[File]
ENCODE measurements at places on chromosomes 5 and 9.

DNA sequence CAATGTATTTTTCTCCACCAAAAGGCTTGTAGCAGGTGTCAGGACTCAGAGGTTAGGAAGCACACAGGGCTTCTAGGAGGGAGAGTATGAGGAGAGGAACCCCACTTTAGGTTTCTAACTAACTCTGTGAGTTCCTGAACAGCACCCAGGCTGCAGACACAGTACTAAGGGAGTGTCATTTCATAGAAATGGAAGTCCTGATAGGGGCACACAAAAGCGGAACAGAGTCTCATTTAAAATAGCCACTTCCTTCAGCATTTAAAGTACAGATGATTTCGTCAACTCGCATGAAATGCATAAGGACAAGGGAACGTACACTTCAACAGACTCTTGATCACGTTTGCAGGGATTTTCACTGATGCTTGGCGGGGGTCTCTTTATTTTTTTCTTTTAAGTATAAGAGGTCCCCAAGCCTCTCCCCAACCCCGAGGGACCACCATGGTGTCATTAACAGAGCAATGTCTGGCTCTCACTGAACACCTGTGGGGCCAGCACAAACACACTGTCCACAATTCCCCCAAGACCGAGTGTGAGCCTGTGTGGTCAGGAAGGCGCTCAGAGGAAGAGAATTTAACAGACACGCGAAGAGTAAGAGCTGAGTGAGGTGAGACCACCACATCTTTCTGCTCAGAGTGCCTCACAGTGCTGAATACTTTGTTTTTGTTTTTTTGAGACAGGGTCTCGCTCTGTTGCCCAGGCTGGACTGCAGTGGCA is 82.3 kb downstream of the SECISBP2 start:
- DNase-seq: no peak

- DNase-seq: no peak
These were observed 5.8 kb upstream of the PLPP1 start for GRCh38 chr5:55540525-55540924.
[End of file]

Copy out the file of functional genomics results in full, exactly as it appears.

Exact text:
ENCODE measurements at places on chromosomes 5 and 9.

DNA sequence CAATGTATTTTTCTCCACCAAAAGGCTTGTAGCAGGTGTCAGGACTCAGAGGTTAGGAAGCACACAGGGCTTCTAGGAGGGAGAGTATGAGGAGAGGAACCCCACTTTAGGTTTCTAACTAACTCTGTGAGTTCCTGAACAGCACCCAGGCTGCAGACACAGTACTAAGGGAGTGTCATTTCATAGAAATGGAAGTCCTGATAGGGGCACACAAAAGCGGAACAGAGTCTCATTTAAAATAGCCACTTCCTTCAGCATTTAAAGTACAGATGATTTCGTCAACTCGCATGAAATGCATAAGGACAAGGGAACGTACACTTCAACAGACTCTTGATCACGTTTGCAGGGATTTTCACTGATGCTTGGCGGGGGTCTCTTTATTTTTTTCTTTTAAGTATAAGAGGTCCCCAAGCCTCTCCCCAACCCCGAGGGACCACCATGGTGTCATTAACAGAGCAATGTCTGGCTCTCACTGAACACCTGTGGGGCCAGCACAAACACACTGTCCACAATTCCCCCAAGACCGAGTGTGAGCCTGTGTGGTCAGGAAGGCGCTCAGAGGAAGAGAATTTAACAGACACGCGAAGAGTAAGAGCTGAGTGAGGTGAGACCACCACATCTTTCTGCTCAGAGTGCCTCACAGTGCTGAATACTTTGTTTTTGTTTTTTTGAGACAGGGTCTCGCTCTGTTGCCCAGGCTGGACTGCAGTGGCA is 82.3 kb downstream of the SECISBP2 start:
- DNase-seq: no peak

- DNase-seq: no peak
These were observed 5.8 kb upstream of the PLPP1 start for GRCh38 chr5:55540525-55540924.